Archive for August 11th, 2007

Moominsummer madness

Snork Maiden

Finally came up with a name for my daughter: The Snork Maiden, from the Moomintroll books. 

I have five boys roaming my house right now, along with the Snork Maiden: our twelve-year-old neighbor from across the street, modeling his Darth Vader costume; the Snork Maiden’s cousin, whom I’ll call Snufkin (also a Moomin reference); two five-year-old neighbors; and one four-year-old neighbor.   For the moment, all are getting along well, either playing with Legos or watching Harry Potter and the Prisoner of Azkaban(and if you think that might be a little scary for the smaller ones, rest assured that our TV is small and unintimidating). 

In about ten minutes, I have to gather everyone up, make them find their shoes, send the other kids home to their houses, and take the Snork Maiden and Snufkin over to Snufkin’s place, where we’ll babysit Snufkin’s new tiny brother so that his exhausted parents can go out for a quick dinner and fall asleep with their noses in their spaghetti.

One of the great features of this summer, not yet mentioned by me, is the acquisition of a brand-new nephew (five weeks old, Stubb’s brother’s son) and an even more brand-new niece (even more brand-new, my sister’s daughter).  Brand-new niece is in the hospital, lightly toasting under the bili-lights to get rid of a case of jaundice.  I’ll be going over there to check up on them all after Stubb gets home.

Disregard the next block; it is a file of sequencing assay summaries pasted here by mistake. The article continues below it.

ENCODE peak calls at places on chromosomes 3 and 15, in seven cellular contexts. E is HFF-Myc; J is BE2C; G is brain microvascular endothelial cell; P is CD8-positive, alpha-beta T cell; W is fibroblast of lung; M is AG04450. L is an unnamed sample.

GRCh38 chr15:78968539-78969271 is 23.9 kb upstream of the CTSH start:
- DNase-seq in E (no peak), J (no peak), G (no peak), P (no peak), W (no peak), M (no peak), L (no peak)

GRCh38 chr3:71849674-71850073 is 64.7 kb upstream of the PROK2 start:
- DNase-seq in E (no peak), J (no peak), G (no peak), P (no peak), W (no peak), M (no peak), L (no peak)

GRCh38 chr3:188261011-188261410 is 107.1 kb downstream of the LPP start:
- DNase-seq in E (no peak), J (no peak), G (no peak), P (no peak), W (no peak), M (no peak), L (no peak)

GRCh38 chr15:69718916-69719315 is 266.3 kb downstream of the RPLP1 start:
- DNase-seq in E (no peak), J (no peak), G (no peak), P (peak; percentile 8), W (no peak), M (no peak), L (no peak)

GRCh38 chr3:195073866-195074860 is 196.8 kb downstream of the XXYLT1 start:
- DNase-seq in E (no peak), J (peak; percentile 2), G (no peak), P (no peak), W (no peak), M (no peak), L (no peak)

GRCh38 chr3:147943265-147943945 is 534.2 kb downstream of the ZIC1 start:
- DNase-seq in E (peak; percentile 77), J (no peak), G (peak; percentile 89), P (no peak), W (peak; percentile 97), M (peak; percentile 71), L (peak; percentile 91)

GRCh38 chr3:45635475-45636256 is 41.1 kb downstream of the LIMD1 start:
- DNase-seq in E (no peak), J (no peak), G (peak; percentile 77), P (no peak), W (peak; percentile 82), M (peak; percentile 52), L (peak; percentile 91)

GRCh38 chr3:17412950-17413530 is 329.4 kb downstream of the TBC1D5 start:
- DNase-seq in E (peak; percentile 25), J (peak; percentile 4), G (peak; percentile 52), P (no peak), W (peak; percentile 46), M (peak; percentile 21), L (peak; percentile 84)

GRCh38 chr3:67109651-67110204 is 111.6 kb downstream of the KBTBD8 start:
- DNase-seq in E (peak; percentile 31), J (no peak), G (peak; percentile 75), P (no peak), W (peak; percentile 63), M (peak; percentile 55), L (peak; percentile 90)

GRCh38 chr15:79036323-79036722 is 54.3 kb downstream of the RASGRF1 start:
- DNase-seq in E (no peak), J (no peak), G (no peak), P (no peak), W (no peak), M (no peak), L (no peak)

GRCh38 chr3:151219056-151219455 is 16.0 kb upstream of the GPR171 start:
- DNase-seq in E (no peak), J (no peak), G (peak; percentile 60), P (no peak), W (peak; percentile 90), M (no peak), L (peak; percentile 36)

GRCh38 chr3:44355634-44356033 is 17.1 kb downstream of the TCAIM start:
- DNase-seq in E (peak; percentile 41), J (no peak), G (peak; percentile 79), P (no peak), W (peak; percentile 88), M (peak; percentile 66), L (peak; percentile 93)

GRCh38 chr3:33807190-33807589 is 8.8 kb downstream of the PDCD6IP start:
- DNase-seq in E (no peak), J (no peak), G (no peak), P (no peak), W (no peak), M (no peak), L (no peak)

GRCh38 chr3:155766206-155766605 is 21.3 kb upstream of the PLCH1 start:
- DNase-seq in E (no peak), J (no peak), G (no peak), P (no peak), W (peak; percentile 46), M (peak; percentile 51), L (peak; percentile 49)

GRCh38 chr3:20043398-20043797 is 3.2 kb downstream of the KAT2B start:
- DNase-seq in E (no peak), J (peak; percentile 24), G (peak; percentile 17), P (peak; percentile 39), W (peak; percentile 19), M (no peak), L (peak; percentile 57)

I’d like to blog about the administrative b.s. I’m currently negotiating at 2YC, but the short version is that I probably shouldn’t be teaching at such an essentially exploitative institution in the first place. 

The Wolf and the Crane 

  A wolf who had a bone stuck in his throat hired a Crane, for a
large sum, to put her head into his mouth and draw out the bone.
When the Crane had extracted the bone and demanded the promised
payment, the Wolf, grinning and grinding his teeth, exclaimed:
“Why, you have surely already had a sufficient recompense, in
having been permitted to draw out your head in safety from the
mouth and jaws of a wolf.” 

In serving the wicked, expect no reward, and be thankful if you
escape injury for your pains. 

(Source: Aesop’sFables.com)